The Monastery of Chrysoskalitissa is built on a rock at the south-west end of Crete. The church of the monastery is dedicated to Mother Mary and the Holy Trinity and its feast is held on August 15 (Dekapendavgoustos).
The Monastery was built during Venetian rule on the site of St. Nicholas monastery and, according to tradition, it took its name from a golden step, the final of the original ninety-eight that led to it when it was first built.
Before the Monastery of Chrysoskalitissa was built, there was another church of the Dormition of Mother Mary. The church seen today started being built before 1894.
In 1900, the Monastery was dissolved along with other ones on the island and was re-established as a convent in 1940. After the Nazi occupation of Crete, several resistance fighters were given refuge here and this is why German soldiers came to live at the premises in 1943, after they chased the monks. When the Nazi forces left, the monks returned to the monastery.References:
Narikala is an ancient fortress overlooking Tbilisi, the capital of Georgia, and the Kura River. The fortress consists of two walled sections on a steep hill between the sulphur baths and the botanical gardens of Tbilisi. On the lower court there is the recently restored St Nicholas church. Newly built in 1996–1997, it replaces the original 13th-century church that was destroyed in a fire. The new church is of 'prescribed cross' type, having doors on three sides. The internal part of the church is decorated with the frescos showing scenes both from the Bible and history of Georgia.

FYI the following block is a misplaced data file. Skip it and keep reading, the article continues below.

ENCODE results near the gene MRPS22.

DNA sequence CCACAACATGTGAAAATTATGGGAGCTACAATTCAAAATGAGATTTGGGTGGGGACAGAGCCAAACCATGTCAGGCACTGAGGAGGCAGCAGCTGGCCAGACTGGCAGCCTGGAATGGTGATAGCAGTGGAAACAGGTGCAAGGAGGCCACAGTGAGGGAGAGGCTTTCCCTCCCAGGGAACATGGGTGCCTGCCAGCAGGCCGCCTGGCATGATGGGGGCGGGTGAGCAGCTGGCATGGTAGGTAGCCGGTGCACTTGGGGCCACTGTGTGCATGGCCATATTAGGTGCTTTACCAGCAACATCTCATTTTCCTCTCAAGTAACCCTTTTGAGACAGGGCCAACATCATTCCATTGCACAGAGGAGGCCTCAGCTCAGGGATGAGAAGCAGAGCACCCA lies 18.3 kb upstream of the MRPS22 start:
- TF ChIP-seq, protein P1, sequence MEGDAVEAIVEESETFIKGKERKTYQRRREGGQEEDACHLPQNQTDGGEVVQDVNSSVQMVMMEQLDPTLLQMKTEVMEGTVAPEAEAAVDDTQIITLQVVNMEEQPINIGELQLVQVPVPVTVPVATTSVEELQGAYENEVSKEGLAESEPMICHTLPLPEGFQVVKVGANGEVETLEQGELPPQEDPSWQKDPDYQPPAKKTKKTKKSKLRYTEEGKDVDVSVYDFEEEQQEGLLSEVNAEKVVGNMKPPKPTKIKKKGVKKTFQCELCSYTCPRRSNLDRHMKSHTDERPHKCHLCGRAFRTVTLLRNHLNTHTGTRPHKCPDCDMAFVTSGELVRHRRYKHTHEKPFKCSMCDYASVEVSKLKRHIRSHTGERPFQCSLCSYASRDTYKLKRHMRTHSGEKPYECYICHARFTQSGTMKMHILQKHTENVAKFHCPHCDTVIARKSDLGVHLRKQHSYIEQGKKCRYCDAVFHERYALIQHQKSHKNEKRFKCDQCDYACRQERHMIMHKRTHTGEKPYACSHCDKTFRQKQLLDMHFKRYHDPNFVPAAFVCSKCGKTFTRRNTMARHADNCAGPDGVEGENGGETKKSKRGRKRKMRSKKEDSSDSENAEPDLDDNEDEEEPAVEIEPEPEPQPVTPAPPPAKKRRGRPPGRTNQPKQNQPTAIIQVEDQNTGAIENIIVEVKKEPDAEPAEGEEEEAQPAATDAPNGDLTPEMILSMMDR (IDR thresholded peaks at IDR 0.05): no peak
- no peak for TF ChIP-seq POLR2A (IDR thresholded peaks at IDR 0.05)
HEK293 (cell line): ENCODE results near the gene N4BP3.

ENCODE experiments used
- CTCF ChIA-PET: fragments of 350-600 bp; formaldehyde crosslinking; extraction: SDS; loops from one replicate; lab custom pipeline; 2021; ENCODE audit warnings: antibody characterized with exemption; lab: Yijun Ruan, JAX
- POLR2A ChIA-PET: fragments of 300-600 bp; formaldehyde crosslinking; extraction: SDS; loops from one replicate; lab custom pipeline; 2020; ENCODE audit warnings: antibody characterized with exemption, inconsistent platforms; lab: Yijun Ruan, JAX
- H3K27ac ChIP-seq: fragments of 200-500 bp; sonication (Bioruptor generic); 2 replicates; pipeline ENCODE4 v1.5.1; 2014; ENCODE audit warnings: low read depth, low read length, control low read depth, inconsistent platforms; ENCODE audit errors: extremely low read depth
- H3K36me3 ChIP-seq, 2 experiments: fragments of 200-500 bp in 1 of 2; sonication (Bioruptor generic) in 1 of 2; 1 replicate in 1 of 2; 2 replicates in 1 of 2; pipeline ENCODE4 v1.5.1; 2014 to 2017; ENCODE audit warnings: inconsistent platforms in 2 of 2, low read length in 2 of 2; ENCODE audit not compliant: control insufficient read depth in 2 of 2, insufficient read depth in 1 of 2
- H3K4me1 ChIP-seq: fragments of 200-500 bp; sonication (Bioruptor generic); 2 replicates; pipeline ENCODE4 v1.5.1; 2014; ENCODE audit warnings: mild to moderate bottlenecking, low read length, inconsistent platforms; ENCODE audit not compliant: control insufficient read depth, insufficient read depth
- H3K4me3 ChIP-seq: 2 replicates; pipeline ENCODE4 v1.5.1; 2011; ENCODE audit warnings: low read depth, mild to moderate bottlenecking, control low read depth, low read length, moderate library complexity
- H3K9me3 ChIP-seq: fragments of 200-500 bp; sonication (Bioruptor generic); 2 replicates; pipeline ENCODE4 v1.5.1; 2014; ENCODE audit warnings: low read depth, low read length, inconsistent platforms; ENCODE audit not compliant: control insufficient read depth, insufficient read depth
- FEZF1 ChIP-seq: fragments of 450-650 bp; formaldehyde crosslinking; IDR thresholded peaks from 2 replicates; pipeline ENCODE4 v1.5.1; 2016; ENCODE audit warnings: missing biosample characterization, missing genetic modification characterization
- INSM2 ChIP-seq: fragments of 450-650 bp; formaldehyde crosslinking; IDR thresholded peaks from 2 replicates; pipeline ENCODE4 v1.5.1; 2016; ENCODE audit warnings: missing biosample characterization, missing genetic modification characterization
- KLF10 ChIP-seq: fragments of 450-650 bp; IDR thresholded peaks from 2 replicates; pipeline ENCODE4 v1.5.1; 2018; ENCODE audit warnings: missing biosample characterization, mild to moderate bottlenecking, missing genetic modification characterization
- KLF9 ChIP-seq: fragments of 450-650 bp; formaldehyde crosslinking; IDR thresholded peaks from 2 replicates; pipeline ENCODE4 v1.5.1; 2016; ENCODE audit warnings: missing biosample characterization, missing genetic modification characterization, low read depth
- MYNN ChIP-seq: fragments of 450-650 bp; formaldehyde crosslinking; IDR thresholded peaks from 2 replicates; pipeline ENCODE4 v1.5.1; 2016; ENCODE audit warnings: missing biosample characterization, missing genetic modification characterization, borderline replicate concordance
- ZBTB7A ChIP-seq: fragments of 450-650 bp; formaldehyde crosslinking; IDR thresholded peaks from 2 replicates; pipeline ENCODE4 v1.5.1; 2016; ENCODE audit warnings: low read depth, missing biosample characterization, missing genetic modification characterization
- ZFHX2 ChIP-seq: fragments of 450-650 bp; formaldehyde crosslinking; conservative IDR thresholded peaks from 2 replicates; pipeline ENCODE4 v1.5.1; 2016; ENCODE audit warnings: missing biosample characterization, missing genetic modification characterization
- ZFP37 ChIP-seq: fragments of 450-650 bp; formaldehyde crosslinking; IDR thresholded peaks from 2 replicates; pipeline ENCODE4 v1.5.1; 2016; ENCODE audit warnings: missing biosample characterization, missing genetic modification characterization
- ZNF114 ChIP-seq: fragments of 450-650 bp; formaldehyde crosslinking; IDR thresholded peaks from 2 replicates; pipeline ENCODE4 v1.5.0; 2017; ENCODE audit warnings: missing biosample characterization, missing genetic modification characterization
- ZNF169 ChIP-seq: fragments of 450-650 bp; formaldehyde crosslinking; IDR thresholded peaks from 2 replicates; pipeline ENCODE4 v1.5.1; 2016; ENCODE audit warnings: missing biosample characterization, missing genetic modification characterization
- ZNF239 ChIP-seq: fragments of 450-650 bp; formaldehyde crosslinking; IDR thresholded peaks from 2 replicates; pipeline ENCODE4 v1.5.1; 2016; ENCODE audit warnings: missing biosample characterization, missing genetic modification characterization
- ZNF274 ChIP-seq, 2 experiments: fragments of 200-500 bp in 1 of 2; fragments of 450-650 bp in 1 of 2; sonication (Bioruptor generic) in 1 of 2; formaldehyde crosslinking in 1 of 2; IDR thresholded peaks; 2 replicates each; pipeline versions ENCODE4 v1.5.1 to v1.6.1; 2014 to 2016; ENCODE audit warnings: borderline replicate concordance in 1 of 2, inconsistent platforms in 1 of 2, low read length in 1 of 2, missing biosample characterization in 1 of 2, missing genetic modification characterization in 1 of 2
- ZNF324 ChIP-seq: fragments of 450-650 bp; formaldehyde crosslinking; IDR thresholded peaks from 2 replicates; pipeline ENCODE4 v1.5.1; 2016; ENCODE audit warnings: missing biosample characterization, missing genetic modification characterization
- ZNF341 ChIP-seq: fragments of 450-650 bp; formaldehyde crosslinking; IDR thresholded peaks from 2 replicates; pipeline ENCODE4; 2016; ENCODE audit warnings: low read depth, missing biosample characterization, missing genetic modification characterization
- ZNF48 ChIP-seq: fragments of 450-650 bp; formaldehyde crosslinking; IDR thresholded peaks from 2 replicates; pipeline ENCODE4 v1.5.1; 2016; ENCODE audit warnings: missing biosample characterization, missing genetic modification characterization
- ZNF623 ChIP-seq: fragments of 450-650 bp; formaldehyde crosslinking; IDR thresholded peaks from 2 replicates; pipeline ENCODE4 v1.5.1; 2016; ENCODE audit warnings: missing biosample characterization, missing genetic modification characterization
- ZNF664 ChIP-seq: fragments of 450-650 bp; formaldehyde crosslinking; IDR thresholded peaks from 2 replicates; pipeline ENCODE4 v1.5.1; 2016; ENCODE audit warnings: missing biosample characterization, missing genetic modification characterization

The fortress was established in the 4th century and it was a Persian citadel. It was considerably expanded by the Umayyads in the 7th century and later, by king David the Builder (1089–1125). Most of extant fortifications date from the 16th and 17th centuries. In 1827, parts of the fortress were damaged by an earthquake and demolished.